Monday, March 20, 2006

Imperfection as beauty

I just finished reading Broken for You by Stephanie Kallos, which resonated deeply with me. Years ago my father taught me the beauty to be found in imperfection. Kallos has deepened that awareness to include the beauty to be found in broken lives that are pieced back together to form a deeper, more textural significance. If we've lived more than a few years, all of us have broken places in our lives...or in our bodies. Kallos is right - it is the marks from the "web of experience" that makes each of us unique and beautiful in our own, special way. Perfection is bland and ultimately deadening.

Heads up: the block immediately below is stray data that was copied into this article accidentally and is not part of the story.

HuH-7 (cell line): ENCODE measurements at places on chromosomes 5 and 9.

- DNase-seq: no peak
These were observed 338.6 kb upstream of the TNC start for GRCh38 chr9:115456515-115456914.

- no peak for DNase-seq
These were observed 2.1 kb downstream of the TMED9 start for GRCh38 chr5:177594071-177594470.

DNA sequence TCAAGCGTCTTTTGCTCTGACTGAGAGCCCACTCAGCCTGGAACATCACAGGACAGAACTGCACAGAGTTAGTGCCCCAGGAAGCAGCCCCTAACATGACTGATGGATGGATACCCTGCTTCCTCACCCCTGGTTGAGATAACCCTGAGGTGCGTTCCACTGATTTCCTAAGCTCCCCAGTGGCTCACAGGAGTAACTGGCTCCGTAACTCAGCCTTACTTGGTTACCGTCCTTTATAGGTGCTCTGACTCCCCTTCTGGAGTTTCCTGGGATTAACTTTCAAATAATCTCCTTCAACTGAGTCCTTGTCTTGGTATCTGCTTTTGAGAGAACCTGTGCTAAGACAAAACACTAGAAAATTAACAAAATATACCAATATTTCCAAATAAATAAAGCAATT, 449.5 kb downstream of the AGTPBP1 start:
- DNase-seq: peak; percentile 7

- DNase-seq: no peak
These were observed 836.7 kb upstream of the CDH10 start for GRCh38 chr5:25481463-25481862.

There were other subtexts in the novel that resonated as well: a brief exhortation to be true to what attracts you and keep it near and visible for inspiration, as well as the notion that once you've had an idea to perform a good deed, it becomes a promise to God to follow through with it.

The pain that holding on too tightly can create. The choices we each make to live in loneliness and loss or to open up to people and possibilities and love. The importance, even to objects, of personal history. The evil that can lie behind passion. The loving goodness that can lie behind seeming craziness. The important good that a single, solitary person can do by following their heart. Even an answer to the age-old question of "What should you do if you find out you only have a year to live?"! I think this is a story that will be with me, in one form or another, for the rest of my life.

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